Weird resistor patterns [closed]

I came up with the following question:

The vertices of tetrahedron ABCD are all connected by 1-ohm resistors. What is the total resistance between A and B?

I haven't the faintest idea how to solve it. Does it involve infinite path summations at some point?

[edit: how about from A to C?]

closed as off-topic by Kyle Kanos, Brandon Enright, David Z♦Apr 3 '14 at 5:49

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• What's the definition of "total resistance"? – Ana S. H. Apr 2 '14 at 22:49
• Welcome to Physics SE! This question might find a new home at electric engineering? – Stefan Bischof Apr 2 '14 at 23:16
• @StefanBischof topically yes, but they've told me they don't take no-effort homework questions either. – David Z Apr 3 '14 at 5:49
• ... why is it put on hold as off topic? – oink Apr 3 '14 at 14:55

By symmetry, C and D are at the same potential. You can merge them to one point, called CD. Then A to CD is $\frac 12 \Omega$, as is CD to B. You have two parallel $1 \Omega$ resistors, so the total is $\frac 12 \Omega$

• How can C and D be at the same potential if there is a resistor between them? – LDC3 Apr 3 '14 at 4:06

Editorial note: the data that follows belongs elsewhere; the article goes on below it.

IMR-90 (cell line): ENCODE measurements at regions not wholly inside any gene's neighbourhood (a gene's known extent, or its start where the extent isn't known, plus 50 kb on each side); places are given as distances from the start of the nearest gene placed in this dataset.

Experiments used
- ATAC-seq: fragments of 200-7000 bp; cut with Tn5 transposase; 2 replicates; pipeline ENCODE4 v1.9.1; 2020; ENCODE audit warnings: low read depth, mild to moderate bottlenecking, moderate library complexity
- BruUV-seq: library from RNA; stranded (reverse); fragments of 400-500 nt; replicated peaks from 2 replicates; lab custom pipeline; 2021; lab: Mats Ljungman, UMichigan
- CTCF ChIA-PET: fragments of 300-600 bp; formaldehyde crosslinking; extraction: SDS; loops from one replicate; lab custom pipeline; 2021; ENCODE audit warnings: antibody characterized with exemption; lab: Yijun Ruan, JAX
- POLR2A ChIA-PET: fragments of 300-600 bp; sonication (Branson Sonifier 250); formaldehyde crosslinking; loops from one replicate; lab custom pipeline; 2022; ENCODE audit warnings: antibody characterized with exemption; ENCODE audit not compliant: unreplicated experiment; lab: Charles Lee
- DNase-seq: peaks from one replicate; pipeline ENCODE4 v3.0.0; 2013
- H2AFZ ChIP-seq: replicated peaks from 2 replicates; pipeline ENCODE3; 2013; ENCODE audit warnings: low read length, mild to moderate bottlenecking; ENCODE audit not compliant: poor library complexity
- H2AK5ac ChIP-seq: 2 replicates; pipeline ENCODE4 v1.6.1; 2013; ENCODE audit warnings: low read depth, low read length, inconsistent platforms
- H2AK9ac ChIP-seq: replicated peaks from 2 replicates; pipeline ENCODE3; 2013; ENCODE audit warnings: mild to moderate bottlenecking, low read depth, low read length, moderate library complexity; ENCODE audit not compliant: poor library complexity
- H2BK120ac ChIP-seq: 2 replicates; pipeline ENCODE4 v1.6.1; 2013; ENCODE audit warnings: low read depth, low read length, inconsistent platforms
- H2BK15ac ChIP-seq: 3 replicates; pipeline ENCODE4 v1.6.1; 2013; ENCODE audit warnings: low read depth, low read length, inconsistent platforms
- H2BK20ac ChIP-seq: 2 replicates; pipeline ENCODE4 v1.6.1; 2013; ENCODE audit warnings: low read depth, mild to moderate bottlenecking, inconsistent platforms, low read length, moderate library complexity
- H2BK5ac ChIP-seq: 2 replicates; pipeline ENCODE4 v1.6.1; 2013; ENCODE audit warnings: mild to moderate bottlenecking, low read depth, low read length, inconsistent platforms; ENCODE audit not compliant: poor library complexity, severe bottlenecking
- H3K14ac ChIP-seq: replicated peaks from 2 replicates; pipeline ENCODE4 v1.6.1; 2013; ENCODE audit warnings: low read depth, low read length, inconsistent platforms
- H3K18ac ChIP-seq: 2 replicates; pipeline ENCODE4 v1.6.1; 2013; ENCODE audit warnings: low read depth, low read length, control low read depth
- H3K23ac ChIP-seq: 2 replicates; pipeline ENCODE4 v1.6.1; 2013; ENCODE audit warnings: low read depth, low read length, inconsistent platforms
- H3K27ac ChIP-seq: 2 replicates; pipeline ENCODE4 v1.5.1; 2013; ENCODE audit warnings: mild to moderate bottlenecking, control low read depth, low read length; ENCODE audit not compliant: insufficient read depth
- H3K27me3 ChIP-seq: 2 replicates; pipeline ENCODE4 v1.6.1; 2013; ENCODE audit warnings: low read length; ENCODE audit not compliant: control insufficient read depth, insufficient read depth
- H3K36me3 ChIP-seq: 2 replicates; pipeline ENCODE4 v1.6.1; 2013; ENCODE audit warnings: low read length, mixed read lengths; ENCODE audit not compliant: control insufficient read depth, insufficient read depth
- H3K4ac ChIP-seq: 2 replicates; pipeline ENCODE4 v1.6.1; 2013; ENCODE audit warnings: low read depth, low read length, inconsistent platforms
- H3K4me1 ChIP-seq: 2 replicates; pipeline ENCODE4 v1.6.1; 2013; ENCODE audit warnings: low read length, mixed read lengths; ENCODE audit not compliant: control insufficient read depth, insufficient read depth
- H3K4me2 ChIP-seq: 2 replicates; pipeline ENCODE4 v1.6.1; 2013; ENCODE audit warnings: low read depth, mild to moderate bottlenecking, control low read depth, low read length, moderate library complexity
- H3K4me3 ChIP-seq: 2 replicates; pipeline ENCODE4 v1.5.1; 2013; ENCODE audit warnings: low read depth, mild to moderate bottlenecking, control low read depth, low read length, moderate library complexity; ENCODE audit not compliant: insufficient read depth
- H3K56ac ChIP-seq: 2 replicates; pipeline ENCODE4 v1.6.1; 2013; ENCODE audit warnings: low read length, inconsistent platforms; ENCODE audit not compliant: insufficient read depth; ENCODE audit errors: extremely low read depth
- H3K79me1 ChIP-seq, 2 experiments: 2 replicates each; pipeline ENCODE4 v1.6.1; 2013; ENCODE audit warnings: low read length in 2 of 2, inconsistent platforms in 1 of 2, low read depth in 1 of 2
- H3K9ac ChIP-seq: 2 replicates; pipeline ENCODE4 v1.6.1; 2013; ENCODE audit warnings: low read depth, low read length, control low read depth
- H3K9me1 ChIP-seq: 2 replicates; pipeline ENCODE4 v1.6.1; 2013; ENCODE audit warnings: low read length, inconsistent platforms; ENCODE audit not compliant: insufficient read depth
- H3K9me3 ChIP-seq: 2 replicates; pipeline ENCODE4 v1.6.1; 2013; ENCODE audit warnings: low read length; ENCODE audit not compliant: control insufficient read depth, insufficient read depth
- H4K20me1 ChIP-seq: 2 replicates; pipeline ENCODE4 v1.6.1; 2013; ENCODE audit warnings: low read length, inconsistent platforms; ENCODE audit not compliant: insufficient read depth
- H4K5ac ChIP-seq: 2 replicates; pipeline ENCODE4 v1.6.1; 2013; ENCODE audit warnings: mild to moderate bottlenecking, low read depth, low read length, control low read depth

• @LDC3 Wheatstone bridge : ever heard of it? – evil999man Apr 3 '14 at 4:08
• @LDC3 What does this condition imply about the current? So it's as though the said resistor isn't there. – WetSavannaAnimal Apr 3 '14 at 4:18
• ABCD goes around the outside of the figure, not ACBD as you think it does. Where does it say a wheatstone bridge? It says tetrahedron. – LDC3 Apr 3 '14 at 4:33
• @LDC3 If you connect 2 points at same potential with a resistor, will they cease to be at the same potential? – evil999man Apr 3 '14 at 4:46

Ross Millikan got you half the way there. The effective 1/2 ohm path through CD is also in parallel with the direct AB resistor, so the total resistance is 1/3 ohm.

• Forgot CD to B to be in series with that 1/2? – evil999man Apr 3 '14 at 4:10

I think everyone forgot how to do this:

$\frac {1}{R_{eff}} = \frac {1}{R1} + \frac{1}{R2} + ...$

$\frac {1}{R_{eff}} = \frac {1}{1} + \frac{1}{3}$

$\frac {1}{R_{eff}} = \frac {4}{3}$

$R_{eff} =$ 0.75 ohms

• I don't follow this answer. Could you please explain it more? – Brian Moths Apr 3 '14 at 4:11
• You have serious misconceptions about words series and parallel. – evil999man Apr 3 '14 at 4:11
• OK, I took a short cut. We have two parallel paths, one path is one 1-ohm resister and the other path is three 1-ohm resistors. So the 2 parallel paths are 1/1 + 1/3, which is what I have above. – LDC3 Apr 3 '14 at 4:36
• Well, there is ACB also. You can either apply symmetry or kirchoff's laws – evil999man Apr 3 '14 at 4:48